Could ancient earthquake explain face of Jesus in Shroud of Turin?
The Shroud of Turin is a centuries old linen cloth that bears the image of a man that millions believe to be Jesus of Nazareth. However, the origin and authenticity of the Shroud of Turin has been in question for centuries and numerous scientific investigations on the piece of linen has failed to resolve the debate over whether the cloth is a miracle, an elaborate hoax, or an accident of circumstances? Now, a new study published in the journal Meccanica claims that characteristics of the shroud may have been caused by an earthquake, and that the shroud may be real after all.
The Shroud of Turin, which bears a faint image of a man's face and torso, is said to be the fabric that covered Jesus' body after his crucifixion in 33 AD. Proponents of this idea claim that the image depicts physical trauma in a manner consistent with crucifixion. Though the Catholic Church doesn't have an official position on the cloth, the relic is visited by tens of thousands of worshippers at the in the royal chapel of the Cathedral of Saint John the Baptist in Turin, northern Italy.
In 1988, radiocarbon dating tests were performed on small samples of the shroud and published in the journal Nature. The laboratories at the University of Oxford, the University of Arizona, and the Swiss Federal Institute of Technology concurred that the samples they tested dated from the Middle Ages, between 1260 and 1390 AD. But critics in favour of a much older date for the cloth allege that the samples of fabric that were tested came from a section that was used to patch up the burial shroud in the medieval period, or that the fabric had been subjected to fires, contamination and other damaged that skewed the results.
According to former Nature editor Philip Ball, "it's fair to say that, despite the seemingly definitive tests in 1988, the status of the Shroud of Turin is murkier than ever. Not least, the nature of the image and how it was fixed on the cloth remain deeply puzzling". The shroud has continued to remain one of the most studied and controversial objects in human history. But could the latest study have the answers?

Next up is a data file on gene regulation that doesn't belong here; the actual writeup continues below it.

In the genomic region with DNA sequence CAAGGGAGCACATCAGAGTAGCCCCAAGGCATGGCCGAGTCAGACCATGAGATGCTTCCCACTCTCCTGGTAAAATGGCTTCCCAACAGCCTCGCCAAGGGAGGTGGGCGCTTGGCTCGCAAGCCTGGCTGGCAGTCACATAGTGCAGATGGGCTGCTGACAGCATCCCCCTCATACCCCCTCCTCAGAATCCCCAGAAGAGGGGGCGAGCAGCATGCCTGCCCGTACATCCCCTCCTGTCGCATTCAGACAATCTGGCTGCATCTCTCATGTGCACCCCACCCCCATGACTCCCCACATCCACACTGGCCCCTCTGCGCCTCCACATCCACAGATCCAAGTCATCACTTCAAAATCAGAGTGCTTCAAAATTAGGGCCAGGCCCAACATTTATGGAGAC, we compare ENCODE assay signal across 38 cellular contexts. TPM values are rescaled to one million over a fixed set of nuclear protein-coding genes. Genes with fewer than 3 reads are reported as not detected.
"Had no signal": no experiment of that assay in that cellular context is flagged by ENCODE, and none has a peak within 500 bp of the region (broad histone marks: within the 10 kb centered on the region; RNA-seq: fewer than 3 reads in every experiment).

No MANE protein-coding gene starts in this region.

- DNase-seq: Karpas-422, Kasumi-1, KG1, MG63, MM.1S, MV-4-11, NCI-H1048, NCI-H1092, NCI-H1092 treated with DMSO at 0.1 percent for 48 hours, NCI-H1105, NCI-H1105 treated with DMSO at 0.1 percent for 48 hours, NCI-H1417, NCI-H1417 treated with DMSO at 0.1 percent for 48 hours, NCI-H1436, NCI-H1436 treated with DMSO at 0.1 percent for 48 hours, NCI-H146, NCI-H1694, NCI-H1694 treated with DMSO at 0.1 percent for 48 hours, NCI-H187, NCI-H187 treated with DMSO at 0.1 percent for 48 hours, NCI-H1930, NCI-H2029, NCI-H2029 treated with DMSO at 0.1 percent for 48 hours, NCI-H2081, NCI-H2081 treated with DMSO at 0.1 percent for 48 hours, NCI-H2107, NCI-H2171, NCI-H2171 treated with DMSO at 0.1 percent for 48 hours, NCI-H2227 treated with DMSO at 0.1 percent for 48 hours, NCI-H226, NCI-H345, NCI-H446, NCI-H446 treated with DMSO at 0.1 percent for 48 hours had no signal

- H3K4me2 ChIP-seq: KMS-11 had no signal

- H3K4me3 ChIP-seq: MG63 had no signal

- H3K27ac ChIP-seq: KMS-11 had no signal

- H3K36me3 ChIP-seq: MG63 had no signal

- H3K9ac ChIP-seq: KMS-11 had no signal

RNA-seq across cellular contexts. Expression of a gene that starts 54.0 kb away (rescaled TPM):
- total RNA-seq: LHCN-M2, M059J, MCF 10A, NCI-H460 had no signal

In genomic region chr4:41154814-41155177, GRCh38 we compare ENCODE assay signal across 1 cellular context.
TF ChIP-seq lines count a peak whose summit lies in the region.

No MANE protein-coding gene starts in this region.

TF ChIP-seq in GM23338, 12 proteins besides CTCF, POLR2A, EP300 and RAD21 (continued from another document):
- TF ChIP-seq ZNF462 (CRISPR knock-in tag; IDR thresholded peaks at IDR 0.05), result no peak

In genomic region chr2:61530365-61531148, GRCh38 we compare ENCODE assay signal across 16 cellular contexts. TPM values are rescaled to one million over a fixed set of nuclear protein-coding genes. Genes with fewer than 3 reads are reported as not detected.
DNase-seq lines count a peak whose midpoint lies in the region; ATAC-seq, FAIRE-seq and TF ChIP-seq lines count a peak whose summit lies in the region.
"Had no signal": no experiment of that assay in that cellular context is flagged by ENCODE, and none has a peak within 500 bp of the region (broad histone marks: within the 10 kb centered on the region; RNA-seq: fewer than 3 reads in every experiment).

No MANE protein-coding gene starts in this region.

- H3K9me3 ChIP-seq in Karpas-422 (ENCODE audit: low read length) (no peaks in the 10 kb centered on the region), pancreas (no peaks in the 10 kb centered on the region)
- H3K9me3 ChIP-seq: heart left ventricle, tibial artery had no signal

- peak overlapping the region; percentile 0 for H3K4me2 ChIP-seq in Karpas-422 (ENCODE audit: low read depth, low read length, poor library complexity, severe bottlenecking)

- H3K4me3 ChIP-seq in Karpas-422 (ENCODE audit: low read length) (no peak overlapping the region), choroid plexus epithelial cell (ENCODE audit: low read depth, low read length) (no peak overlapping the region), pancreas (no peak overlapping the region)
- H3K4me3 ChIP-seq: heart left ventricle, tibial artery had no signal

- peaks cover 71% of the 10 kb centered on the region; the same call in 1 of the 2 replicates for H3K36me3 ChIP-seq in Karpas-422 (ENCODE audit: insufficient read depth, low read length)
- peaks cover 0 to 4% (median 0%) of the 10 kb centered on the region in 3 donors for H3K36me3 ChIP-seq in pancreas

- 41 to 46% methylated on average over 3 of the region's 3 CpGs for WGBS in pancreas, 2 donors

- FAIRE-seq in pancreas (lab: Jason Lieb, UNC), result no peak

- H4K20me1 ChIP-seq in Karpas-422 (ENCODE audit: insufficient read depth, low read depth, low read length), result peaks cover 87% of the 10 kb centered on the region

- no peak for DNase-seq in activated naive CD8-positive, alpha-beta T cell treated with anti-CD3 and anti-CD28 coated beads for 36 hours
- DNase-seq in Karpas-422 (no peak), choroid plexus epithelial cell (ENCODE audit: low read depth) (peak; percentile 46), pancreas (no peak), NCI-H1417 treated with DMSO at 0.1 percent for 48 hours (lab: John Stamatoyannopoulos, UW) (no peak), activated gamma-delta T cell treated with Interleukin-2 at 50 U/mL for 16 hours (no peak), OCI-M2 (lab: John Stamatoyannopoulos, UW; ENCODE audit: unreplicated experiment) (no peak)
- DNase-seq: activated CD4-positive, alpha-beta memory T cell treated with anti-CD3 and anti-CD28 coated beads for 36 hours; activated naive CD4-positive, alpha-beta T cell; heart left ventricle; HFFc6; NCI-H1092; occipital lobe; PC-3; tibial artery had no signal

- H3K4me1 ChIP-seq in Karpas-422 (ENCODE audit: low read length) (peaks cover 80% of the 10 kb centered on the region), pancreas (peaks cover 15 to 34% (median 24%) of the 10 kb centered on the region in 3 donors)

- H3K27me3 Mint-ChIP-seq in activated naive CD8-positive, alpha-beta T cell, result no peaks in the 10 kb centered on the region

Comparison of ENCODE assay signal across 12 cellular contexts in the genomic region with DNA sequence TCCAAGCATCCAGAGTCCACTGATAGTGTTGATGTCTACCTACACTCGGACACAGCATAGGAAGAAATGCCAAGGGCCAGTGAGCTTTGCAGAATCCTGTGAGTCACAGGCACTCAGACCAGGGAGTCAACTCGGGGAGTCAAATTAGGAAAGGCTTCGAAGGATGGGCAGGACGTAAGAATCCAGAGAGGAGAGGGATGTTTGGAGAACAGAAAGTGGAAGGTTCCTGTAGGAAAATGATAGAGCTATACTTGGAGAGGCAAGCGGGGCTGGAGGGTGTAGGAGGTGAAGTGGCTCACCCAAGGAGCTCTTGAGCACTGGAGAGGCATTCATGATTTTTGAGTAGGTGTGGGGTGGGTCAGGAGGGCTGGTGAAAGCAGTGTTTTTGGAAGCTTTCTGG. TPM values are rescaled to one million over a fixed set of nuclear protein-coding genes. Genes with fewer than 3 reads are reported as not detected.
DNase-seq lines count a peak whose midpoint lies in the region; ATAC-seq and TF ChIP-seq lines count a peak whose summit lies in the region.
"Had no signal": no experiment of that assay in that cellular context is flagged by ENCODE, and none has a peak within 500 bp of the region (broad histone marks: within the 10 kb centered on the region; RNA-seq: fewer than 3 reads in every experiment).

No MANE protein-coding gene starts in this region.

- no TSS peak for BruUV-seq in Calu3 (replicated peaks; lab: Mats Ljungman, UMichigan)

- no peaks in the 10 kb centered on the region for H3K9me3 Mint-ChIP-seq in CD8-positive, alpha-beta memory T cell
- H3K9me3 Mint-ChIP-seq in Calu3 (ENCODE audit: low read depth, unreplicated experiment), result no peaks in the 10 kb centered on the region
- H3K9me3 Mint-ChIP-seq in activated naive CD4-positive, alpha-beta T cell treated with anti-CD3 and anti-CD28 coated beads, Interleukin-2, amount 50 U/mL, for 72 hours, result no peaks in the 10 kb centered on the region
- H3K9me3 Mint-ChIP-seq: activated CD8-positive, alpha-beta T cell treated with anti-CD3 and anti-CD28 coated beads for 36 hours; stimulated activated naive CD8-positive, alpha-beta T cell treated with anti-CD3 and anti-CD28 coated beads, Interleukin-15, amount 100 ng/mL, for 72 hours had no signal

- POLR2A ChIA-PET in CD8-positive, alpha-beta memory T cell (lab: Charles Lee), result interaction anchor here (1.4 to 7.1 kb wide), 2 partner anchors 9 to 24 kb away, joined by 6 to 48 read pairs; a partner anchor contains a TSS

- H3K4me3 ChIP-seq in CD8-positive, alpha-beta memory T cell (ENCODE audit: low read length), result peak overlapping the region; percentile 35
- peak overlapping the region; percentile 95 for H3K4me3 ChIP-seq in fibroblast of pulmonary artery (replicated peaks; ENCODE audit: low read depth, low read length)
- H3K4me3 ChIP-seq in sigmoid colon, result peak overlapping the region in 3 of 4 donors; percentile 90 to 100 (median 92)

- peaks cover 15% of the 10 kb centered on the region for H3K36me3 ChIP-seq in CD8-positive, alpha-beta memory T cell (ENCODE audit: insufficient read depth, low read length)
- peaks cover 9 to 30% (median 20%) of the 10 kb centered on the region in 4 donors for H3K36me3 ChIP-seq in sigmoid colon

According to the latest research, neutron emissions from an ancient earthquake that rocked Jerusalem around 2,000 years ago could have created the iconic image, as well as mixed up the radiocarbon levels leading to the erroneous conclusion that the Shroud of Turin was produced in the Middle Ages.
The group of scientists, led by Alberto Carpinteri of the Politecnico di Torino in Italy, have suggested that these neutron emissions could have interacted directly with nitrogen atoms in the linen fibres, inducing chemical reactions that created the distinctive face and body image on the shroud.
But other scientists say this newly proposed premise leaves some major questions unanswered. According to Gordon Cook, a professor of environmental geochemistry at the University of Glasgow, even if earthquake-generated neutrons could cause this kind of reaction, the study doesn't address why this effect hasn't been seen elsewhere in the archaeological record. Christopher Ramsey, director of the Oxford Radiocarbon Accelerator Unit, had a similar issue: "One question that would need to be addressed is why the material here is affected, but other archaeological and geological material in the ground is not."
It seems unlikely that the new study, published in the journal Meccanica, will settle any of the long-standing disputes about how and when the cloth was made, which depend largely on faith.